Next year will also be crunch time for the 1007. Pronounced "10-oh-seven" (since movie studio MGM apparently complained to Peugeot that "one-double-oh-seven" infringes on James Bond copyright), its future in Australia will be decided sometime in 2006.

Currently under evaluation, this four-seater light hatchback has two sliding side doors, a spacious and accommodating interior and class-leading crash-test safety ratings. It is based on the Citroen C2 platform but the two do not sharebody panels.

In Europe, the 1007 has three four-cylinder engine choices (a 1.4-litre petrol, 1.4-litre HDI and 1.6-litre petrol), although Peugeot in Australia has indicated that only the petrol models would make it.

Peugeot has also said that 1007 prices in Australia would potentially range between $22,000 and about $27,000.

A replacement for the slow-selling 607 is expected in 2007. Dubbed 608, it will share many mechanical components with Citroen’s lavish new C6 luxury hatchback.

Driving the front wheels, the high-series engine is believed to be a variation of the 2.7-litre twin-turbo V6 diesel, also co-developed with Ford.

A six-speed automatic will be the only transmission slated for the car in Australia when it arrives sometime during 2008.

Around that time, the Peugeot 3008 should also debut. This car will be the company’s long-overdue answer to the Renault Scenic, but will feature a number of novel design and packaging ideas to set it apart. Sliding doors may be just one.

As the name suggests, the 307’s replacement, the 308, will provide the necessary frame for this compact multi-seater Peugeot to operate within.

New-generation petrol and HDI engines ranging up to 2.4 litres are believed to be in development for the 308/3008 family.

By 2010 there should also be a 308CC and Touring/SW versions, as well as a dedicated three-box sedan to sell in the booming Chinese and Indian markets.

What's coming from Peugeot:

407 coupe - 2006
207 small car - 2007
7007 4WD - 2007
1007 light car - 2007
608 luxury car - 2007
308 small car - 2008
3008 mini-MPV - 2008
308 CC - 2010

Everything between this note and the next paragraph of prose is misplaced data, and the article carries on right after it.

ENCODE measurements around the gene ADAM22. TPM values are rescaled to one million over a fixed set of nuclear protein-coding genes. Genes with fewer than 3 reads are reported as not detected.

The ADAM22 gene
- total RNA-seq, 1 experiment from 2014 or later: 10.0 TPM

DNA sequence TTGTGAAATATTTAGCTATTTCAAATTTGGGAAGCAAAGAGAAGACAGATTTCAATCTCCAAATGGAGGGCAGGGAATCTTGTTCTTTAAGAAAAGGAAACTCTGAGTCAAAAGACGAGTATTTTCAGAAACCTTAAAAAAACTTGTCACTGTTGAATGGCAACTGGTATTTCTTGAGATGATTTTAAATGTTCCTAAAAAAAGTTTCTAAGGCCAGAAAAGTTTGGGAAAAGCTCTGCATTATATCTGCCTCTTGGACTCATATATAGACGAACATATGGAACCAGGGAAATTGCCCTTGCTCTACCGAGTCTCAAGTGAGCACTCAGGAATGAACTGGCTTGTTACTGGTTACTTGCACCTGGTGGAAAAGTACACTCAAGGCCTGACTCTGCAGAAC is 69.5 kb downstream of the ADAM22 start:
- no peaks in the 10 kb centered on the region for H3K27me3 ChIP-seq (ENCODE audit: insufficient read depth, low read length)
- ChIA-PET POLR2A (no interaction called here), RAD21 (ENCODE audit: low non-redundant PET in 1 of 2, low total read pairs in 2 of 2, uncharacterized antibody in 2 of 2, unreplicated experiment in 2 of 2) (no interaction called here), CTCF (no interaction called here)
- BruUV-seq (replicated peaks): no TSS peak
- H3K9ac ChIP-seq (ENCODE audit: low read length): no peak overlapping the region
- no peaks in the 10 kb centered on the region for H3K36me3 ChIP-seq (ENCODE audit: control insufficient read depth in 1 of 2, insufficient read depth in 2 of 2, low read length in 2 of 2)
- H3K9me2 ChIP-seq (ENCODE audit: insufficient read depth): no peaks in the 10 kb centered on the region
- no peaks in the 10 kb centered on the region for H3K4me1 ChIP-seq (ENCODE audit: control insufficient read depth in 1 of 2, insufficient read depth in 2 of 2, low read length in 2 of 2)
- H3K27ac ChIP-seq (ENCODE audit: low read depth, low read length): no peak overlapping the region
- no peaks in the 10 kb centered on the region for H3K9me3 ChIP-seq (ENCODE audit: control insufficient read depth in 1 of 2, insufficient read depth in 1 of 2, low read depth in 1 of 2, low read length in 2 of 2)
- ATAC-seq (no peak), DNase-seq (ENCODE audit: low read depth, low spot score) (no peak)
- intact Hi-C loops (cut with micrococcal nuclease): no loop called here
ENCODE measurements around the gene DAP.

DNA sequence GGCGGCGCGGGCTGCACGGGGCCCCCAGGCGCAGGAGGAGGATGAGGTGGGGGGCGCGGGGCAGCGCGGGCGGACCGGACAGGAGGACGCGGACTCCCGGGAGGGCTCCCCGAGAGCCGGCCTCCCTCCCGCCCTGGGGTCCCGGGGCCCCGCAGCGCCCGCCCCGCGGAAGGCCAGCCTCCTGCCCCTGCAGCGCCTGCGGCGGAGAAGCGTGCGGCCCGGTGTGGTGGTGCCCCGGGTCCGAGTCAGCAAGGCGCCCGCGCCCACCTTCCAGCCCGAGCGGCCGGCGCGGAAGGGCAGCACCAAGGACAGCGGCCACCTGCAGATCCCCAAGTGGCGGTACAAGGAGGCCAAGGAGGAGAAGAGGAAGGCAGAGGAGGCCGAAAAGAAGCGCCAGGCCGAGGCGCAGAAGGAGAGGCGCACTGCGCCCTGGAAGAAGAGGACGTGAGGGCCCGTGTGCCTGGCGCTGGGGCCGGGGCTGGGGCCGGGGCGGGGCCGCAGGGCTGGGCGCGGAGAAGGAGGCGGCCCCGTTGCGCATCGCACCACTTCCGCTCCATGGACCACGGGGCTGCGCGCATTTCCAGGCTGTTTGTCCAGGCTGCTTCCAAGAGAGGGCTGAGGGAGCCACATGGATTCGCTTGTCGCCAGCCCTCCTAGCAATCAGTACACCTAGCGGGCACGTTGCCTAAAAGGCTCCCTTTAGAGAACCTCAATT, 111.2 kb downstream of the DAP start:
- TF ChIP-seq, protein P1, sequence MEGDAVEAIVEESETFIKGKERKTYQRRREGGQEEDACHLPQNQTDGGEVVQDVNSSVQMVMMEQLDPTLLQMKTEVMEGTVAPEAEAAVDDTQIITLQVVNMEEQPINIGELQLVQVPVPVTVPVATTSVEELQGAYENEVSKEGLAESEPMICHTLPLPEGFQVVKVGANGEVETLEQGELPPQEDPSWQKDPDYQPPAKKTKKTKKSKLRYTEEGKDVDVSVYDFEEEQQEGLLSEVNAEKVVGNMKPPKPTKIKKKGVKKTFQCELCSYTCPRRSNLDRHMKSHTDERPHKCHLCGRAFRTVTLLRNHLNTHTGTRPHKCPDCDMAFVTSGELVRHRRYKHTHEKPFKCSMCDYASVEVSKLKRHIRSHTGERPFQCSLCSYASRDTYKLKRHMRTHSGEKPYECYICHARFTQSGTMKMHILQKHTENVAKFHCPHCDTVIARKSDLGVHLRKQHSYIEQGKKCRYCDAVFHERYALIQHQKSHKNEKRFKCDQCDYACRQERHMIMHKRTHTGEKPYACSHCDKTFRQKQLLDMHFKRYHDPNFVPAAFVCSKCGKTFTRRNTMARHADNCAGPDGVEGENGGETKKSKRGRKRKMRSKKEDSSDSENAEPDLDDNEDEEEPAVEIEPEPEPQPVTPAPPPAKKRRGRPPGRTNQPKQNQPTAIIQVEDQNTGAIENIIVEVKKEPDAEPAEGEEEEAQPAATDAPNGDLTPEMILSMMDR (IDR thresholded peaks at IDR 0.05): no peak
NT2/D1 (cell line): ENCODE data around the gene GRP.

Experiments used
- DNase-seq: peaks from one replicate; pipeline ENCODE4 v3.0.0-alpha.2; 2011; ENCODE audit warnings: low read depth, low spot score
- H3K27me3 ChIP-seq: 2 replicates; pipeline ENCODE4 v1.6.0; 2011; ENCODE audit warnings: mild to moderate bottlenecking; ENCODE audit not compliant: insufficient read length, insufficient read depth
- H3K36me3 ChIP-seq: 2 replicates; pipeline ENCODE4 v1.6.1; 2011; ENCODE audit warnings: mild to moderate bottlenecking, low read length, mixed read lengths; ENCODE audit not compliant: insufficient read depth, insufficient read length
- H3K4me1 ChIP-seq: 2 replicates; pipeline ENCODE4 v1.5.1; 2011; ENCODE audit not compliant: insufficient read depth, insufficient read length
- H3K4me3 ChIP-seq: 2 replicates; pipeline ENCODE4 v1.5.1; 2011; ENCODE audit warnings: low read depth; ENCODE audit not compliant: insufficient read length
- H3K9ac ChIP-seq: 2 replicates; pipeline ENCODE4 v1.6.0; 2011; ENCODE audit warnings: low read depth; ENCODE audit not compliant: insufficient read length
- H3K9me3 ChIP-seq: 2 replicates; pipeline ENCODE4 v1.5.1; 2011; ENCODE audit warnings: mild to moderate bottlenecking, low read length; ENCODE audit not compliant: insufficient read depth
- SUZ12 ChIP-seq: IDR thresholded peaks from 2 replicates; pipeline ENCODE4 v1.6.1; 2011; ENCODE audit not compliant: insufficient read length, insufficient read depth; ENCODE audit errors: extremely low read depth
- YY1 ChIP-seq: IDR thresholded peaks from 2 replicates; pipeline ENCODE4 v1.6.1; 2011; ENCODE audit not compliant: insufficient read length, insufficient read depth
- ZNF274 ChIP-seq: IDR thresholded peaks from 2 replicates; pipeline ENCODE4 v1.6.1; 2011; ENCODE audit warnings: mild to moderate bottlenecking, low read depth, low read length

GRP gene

308 Touring - 2010

No commercials as Pug works on its ‘humility’

SLOW but steady is how Peugeot will seek to consolidate and grow its business in Australia.

The French manufacturer has forecast 7000 new-car sales this year – twice the number it was selling in 2000 and 2001, for example – and it expects to continue growing volume in the coming years.

"I won’t give you any dates (but) we believe in the mid-term that there is the potential to hit the 10,000 mark," said Peugeot’s director for Asia Pacific International Operations, Frederic Fabre.

The recently facelifted 307 range is expected to provide the bulk of next year’s sales volume.

In recent times, the just-superseded model suffered as the oldest car in the fiercely competitive premium small-car segment.

But the significant upgrade that comes with the Series II makeover should give Peugeot more effective ammunition against rivals including the Mazda3, Volkswagen Golf, Ford Focus, Holden Astra and Renault Megane.

A long-awaited automatic transmission version of the HDI turbo-diesel models, as well as a larger spread of models using it, should boost the 307’s appeal in Australia.

Also significant is the second-quarter introduction of the 407 Coupe. With strong styling and an impressive twin-turbo 2.7-litre HDI engine on offer, as well as an upgraded 3.0-litre V6, the luxury coupe has the potential to carve out a profitable niche.

Aiding its course in this extremely image-conscious market is the fact that its main competition, BMW’s 3 Series coupe and Mercedes-Benz’s CLK, are both ageing and more expensive.

These, along with the 206-replacing 207 small car and a 4WD wagon, both of which are due in 2007, and 308/3008 small-car successors to the 307 should help Peugeot hit its sales targets.

Unlike Renault, Peugeot intends to achieve this without introducing light-commercial vehicles to Australia – that is, within the next five years.

In Europe, Peugeot is a major player with its Citroen Berlingo-based Partner light van, mid-sized Expert or big Boxer van.

"Before we get into LCVs we need to keep strengthening the brand and increase brand awareness fi rst," said Mr Fabre. "It is too early for the brand. We need to be cautious, and to show humility before we proceed.

"We need to work, and to work, and to work to get there. If we rush, we may be disappointed."